This dissertation examines the experience of caregiving of adults whose partners had experienced acquired brain injury. The research has the interrelated aims of (1) exploring the experience of caregiving by studying the experience of the partner caregiver of a person with acquired brain injury after the acute stage of injury (2) identification of resources and needs of the partner caregiver, and gaps in available services (3) identification of implications for policy and practice in the area of provision of services for this group of people. The study contributes primarily to the arena of public health. In recent years much of the research on the effects of acquired brain injury on the family of the survivor has had quantitative research methodology. This study differs from that previous research in its use of phenomenological methodology. Thirteen partners of adults with acquired brain injury were recruited through a brain injury unit of a major hospital, via a brain injury support group and via personal contact. Semi-structured interviews were conducted with each of these people. The interviews were broadly based on the literature and encompassed their experiences since they had become caregivers. Caregiving experience of the participants ranged from one to twenty five years. The data obtained from the interviews was examined for themes by reading the interview transcripts several times until an intuitive understanding of the phenomenon was achieved by the researcher. Main themes and less common themes were identified, together with the repetitive statements that defined them. The main themes which emerged from the interviews were those that supported the literature which describes the negative effects on the family of a brain injured person.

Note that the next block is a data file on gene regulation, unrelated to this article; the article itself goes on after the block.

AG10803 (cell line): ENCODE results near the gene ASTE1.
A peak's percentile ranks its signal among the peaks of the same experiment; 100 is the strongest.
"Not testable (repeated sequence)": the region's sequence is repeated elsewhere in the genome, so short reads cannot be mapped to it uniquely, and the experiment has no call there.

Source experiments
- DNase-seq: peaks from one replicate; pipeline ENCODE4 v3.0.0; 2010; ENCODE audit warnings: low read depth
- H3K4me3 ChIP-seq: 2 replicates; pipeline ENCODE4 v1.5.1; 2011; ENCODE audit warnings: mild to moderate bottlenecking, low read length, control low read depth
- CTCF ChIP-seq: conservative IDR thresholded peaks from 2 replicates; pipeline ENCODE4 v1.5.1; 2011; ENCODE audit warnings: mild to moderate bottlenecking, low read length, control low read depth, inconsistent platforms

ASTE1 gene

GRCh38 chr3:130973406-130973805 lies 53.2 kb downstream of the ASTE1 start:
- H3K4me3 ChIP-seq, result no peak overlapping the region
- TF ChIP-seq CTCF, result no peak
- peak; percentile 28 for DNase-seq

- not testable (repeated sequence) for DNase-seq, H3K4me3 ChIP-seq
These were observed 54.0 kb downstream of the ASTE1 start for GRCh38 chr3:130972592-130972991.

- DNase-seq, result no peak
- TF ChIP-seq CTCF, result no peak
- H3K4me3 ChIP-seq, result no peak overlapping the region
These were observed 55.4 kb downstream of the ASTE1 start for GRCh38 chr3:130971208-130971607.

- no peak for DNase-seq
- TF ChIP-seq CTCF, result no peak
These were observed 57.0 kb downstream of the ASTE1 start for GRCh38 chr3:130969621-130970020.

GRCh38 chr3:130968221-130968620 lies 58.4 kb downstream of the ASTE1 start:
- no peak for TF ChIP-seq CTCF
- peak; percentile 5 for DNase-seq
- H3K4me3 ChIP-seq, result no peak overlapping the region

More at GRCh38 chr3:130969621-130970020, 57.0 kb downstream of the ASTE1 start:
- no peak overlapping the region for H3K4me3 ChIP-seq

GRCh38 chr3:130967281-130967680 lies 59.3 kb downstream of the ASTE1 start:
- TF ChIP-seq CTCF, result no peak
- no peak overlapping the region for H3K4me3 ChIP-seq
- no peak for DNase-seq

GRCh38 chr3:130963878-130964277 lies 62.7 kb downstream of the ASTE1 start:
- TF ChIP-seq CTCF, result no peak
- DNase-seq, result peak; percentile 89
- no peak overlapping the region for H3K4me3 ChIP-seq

|Qualification||Doctor of Public Health|
|Place of Publication||Australia|
|Publication status||Published - 2008|